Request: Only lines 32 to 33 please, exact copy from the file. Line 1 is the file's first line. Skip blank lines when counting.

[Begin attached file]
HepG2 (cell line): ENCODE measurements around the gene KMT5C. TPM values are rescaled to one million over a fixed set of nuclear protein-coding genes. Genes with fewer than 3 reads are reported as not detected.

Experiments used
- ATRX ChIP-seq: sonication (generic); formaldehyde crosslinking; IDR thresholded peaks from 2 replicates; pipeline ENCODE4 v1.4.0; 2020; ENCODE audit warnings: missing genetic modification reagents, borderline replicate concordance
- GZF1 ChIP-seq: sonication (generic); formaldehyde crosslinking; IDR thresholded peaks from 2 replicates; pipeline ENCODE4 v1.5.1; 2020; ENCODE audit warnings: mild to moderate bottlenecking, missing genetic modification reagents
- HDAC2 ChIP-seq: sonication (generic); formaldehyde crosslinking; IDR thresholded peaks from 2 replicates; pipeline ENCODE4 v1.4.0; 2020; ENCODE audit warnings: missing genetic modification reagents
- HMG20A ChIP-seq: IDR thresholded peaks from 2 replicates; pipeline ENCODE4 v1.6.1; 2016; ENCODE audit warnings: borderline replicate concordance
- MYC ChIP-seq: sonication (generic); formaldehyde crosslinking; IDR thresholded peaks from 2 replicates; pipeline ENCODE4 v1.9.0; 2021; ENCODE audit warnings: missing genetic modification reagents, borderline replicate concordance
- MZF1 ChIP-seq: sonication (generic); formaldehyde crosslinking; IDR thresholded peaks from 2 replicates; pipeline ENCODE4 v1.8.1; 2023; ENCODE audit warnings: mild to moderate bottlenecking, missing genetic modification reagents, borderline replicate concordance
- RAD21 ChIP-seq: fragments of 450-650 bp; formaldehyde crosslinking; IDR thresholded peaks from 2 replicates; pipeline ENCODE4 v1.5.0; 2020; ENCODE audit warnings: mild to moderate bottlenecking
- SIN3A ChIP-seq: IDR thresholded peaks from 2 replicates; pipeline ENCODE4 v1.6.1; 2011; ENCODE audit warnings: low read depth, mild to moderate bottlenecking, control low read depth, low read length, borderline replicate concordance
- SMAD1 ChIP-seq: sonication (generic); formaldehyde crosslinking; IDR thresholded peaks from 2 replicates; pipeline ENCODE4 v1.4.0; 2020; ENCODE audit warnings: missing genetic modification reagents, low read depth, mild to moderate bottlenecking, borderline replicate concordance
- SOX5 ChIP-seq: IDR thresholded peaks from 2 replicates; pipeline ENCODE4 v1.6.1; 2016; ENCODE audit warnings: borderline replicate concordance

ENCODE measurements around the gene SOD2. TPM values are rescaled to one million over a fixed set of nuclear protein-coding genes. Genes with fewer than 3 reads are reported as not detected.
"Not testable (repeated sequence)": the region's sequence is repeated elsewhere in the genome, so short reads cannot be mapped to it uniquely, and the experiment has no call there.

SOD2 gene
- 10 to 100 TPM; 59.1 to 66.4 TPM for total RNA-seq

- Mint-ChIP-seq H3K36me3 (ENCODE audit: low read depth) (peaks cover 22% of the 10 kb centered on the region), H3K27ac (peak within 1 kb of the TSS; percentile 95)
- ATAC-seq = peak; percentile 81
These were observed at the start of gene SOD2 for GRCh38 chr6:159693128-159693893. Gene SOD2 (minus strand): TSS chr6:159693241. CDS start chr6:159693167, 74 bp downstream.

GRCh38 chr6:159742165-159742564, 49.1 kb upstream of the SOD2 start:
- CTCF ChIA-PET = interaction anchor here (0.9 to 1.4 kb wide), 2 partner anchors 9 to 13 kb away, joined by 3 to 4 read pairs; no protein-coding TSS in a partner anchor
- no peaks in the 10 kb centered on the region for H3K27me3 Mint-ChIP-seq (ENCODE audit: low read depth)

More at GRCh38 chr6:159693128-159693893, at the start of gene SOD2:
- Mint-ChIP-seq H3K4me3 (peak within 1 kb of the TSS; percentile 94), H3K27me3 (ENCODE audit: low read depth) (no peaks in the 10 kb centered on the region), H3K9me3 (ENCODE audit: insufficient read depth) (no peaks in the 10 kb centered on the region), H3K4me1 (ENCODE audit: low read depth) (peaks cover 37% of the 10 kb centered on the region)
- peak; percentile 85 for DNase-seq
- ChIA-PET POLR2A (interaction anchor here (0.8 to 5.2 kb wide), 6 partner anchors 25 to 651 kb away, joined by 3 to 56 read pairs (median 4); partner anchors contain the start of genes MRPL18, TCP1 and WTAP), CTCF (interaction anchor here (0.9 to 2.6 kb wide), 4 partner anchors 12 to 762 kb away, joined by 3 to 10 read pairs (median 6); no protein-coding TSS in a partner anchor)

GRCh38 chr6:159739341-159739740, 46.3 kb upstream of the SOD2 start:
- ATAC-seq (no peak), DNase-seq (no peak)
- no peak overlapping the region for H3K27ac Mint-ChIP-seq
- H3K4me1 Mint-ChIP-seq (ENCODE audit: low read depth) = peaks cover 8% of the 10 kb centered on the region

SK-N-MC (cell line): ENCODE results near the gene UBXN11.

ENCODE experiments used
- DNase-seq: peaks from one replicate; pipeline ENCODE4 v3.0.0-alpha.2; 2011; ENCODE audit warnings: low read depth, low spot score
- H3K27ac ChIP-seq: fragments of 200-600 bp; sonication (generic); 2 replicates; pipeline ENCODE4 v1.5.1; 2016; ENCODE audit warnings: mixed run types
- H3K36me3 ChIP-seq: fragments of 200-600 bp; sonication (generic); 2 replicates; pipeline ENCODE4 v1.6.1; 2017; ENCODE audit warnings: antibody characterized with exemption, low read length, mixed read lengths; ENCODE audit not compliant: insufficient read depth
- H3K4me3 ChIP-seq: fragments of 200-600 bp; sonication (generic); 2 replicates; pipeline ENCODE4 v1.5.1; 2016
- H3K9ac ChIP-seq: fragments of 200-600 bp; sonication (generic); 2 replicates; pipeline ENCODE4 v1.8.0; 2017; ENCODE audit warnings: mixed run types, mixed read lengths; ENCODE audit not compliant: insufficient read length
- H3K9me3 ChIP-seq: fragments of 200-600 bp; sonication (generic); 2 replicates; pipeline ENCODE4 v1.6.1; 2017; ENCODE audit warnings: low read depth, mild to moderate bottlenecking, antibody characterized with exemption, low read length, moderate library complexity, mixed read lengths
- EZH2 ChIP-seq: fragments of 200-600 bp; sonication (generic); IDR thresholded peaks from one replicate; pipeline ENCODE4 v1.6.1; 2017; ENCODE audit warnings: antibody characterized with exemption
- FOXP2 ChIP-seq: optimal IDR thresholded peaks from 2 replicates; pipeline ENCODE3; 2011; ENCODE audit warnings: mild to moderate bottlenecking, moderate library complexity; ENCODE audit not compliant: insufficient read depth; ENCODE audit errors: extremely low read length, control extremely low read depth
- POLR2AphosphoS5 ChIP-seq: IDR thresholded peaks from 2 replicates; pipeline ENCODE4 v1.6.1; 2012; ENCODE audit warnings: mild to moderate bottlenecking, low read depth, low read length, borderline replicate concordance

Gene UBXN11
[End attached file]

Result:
ENCODE experiments used
- DNase-seq: peaks from one replicate; pipeline ENCODE4 v3.0.0-alpha.2; 2011; ENCODE audit warnings: low read depth, low spot score